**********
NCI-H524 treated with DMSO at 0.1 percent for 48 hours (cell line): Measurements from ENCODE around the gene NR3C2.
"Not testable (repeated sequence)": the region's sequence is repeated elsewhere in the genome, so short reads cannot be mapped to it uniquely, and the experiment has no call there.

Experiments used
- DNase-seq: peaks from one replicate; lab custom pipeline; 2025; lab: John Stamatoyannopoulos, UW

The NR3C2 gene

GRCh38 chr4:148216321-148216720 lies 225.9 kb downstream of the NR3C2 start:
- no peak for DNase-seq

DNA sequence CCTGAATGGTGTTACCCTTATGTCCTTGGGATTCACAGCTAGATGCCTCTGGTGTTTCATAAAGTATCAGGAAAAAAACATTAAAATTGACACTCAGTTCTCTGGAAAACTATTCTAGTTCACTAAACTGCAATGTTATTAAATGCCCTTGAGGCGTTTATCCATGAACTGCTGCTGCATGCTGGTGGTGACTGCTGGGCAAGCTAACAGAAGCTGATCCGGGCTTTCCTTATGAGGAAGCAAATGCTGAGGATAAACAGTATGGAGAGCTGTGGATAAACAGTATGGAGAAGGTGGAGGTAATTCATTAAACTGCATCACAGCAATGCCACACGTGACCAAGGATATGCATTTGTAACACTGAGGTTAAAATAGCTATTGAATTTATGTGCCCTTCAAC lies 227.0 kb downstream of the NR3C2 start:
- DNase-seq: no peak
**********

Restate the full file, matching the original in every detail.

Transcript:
NCI-H524 treated with DMSO at 0.1 percent for 48 hours (cell line): Measurements from ENCODE around the gene NR3C2.
"Not testable (repeated sequence)": the region's sequence is repeated elsewhere in the genome, so short reads cannot be mapped to it uniquely, and the experiment has no call there.

Experiments used
- DNase-seq: peaks from one replicate; lab custom pipeline; 2025; lab: John Stamatoyannopoulos, UW

The NR3C2 gene

GRCh38 chr4:148216321-148216720 lies 225.9 kb downstream of the NR3C2 start:
- no peak for DNase-seq

DNA sequence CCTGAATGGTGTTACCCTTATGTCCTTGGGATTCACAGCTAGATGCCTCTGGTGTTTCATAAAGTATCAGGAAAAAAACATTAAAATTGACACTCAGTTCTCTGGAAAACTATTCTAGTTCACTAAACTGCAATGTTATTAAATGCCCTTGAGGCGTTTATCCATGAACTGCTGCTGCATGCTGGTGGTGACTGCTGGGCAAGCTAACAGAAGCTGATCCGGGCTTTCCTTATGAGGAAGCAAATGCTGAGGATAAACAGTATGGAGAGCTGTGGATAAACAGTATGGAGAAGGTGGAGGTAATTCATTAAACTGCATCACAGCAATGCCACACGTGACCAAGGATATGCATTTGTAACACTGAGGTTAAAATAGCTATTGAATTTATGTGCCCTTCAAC lies 227.0 kb downstream of the NR3C2 start:
- DNase-seq: no peak